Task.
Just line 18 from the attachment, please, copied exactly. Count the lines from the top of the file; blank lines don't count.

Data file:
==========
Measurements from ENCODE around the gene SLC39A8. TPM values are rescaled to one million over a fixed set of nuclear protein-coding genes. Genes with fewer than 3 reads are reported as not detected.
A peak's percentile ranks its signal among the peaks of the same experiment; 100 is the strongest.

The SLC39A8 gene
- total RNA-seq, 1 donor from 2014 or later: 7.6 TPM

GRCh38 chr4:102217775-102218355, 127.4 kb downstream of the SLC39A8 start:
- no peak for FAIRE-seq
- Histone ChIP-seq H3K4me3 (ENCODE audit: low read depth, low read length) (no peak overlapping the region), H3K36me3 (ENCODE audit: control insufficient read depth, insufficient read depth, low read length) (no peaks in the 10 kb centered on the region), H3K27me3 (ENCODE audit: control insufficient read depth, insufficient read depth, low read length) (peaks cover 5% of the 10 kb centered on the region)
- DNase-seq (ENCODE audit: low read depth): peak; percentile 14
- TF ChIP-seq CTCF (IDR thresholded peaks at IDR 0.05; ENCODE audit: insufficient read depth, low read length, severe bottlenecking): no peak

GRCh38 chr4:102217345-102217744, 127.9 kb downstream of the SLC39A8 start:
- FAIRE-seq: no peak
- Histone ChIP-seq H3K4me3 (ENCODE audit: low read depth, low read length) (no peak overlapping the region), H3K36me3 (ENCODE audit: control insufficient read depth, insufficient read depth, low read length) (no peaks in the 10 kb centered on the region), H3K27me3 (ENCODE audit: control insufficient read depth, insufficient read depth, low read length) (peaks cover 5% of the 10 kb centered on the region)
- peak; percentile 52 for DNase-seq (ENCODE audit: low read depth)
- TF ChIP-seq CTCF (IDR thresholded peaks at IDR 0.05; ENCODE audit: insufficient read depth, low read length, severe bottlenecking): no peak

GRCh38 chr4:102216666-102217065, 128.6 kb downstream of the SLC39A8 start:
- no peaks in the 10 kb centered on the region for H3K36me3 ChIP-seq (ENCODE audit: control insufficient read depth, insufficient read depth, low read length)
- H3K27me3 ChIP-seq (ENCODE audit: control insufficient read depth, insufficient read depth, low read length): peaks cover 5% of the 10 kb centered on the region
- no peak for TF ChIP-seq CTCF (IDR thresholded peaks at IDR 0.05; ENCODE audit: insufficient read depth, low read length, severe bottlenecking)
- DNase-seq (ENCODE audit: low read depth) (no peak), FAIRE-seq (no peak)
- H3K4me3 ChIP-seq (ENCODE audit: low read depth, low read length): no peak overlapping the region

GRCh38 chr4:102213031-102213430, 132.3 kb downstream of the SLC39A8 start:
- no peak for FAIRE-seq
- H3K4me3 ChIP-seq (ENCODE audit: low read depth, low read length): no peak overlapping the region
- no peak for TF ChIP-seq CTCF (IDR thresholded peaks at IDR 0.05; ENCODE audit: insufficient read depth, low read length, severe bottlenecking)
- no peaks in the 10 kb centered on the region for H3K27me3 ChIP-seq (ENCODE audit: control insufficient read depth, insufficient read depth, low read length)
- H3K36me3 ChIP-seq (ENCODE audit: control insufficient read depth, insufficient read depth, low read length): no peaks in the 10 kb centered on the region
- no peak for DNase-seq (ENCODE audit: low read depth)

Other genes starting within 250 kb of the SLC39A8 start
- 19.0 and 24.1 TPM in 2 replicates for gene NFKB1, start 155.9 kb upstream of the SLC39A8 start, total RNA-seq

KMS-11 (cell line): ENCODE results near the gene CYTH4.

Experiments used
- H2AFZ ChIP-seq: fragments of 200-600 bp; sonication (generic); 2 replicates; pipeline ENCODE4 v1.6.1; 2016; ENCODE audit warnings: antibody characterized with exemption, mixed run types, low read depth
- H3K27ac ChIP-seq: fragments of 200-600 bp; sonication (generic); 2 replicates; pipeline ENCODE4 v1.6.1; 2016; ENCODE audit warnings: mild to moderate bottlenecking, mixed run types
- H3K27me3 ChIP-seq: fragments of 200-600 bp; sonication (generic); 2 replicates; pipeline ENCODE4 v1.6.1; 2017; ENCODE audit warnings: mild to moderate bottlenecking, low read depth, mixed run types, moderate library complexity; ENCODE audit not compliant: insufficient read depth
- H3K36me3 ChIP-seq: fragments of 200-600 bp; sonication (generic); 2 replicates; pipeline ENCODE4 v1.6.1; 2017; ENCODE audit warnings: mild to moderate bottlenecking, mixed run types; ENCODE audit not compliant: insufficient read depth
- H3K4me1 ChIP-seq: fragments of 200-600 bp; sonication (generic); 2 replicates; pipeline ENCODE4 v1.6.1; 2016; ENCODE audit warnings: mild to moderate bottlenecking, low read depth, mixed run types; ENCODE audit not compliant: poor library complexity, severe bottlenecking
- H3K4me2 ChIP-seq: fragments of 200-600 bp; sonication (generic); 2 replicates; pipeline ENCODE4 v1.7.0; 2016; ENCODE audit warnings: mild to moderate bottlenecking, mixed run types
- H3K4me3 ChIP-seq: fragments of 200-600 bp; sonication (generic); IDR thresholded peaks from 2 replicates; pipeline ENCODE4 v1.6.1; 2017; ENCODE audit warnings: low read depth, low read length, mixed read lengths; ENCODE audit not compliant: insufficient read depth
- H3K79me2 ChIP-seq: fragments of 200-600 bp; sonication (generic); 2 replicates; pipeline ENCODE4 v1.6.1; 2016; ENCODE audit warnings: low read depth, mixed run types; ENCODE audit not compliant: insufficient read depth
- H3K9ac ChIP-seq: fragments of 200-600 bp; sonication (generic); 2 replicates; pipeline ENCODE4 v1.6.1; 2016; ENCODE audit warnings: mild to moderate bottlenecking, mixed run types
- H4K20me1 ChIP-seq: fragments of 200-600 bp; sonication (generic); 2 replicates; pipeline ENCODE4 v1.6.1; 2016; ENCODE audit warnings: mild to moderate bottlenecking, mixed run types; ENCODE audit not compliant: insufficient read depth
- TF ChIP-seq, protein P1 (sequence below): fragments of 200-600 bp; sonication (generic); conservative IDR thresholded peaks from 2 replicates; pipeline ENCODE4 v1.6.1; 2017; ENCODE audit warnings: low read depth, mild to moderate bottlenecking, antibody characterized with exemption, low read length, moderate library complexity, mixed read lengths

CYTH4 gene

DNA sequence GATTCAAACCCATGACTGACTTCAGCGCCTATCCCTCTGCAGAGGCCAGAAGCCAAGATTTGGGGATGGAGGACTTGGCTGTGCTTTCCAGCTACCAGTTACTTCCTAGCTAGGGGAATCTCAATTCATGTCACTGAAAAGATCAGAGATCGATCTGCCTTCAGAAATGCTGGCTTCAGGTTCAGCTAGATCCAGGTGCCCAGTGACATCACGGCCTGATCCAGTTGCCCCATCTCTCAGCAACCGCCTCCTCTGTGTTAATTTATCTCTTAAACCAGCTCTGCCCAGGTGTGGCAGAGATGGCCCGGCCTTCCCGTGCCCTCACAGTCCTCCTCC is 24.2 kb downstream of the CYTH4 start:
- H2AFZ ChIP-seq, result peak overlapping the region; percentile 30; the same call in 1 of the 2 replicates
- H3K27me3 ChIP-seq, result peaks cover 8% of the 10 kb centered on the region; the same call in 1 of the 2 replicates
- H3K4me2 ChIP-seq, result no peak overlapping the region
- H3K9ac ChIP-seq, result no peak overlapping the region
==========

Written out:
- no peak for TF ChIP-seq CTCF (IDR thresholded peaks at IDR 0.05; ENCODE audit: insufficient read depth, low read length, severe bottlenecking)